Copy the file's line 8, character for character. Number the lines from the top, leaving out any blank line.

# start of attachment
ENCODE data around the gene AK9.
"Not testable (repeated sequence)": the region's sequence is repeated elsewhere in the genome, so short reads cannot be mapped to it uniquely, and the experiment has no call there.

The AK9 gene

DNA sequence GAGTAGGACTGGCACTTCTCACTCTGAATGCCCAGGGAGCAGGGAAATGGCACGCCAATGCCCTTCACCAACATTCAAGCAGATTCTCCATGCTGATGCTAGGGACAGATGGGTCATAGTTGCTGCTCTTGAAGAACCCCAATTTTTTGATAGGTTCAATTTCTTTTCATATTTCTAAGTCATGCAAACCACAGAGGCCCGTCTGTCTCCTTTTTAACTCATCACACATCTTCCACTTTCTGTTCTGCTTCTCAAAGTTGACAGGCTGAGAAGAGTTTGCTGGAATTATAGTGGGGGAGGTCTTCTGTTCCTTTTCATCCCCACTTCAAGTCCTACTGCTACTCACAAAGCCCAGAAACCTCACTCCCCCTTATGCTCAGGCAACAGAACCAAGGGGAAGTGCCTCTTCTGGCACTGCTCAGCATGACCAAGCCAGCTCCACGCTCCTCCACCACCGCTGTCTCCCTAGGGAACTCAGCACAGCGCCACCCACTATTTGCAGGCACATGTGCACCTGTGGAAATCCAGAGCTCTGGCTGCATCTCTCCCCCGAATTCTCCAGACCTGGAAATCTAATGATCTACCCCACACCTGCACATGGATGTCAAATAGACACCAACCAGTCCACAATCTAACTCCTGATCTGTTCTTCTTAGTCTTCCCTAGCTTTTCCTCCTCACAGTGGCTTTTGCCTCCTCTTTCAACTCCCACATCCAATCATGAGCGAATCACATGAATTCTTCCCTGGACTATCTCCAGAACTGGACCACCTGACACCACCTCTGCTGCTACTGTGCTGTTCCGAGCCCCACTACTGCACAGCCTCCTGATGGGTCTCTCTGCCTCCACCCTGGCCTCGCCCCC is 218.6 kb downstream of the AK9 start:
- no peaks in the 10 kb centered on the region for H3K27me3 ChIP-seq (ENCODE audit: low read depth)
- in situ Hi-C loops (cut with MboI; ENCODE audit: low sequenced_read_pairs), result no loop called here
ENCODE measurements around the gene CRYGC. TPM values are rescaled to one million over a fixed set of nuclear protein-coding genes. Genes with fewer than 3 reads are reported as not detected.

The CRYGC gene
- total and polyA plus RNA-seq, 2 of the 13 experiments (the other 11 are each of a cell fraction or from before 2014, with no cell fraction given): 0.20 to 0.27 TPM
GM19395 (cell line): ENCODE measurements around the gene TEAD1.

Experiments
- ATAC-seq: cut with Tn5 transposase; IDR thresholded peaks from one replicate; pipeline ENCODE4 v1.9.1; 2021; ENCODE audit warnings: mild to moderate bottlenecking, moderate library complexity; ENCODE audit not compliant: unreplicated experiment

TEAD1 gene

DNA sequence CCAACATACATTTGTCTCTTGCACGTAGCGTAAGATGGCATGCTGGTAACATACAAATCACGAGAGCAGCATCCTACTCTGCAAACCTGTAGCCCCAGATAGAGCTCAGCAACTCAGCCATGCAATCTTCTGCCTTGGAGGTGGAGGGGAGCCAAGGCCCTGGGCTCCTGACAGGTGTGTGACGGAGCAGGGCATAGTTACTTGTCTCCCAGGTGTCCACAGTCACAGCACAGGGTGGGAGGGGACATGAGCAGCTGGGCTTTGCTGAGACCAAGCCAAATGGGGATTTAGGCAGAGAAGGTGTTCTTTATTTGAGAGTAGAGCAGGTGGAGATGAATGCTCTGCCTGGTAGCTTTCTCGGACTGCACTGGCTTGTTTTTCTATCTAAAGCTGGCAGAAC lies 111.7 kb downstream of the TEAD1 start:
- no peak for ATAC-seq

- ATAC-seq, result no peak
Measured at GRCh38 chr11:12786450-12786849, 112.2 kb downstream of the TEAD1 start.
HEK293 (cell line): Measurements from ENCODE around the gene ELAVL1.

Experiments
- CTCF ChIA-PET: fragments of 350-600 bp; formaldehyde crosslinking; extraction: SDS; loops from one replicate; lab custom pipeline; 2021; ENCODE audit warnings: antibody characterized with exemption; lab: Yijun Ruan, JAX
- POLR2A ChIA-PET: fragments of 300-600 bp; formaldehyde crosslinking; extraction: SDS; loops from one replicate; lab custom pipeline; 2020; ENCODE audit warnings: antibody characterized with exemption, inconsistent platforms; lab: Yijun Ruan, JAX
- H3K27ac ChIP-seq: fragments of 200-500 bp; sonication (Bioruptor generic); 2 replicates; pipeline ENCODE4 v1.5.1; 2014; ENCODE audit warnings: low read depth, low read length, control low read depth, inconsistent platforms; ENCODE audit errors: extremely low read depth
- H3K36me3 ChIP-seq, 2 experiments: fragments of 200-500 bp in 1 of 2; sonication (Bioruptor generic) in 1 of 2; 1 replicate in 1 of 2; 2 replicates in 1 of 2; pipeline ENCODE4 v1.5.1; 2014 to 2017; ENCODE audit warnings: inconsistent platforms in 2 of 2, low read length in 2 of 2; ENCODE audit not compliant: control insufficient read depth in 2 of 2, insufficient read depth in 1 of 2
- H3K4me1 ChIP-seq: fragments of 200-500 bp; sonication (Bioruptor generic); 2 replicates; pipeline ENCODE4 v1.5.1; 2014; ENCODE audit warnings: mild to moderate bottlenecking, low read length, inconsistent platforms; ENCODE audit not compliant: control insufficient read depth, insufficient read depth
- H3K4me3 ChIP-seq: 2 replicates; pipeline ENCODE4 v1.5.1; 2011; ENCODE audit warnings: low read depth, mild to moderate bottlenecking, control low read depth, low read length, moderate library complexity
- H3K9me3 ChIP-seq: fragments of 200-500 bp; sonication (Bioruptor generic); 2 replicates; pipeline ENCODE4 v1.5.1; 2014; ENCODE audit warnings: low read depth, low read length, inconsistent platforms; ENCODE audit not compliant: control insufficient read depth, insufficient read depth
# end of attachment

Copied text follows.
The CRYGC gene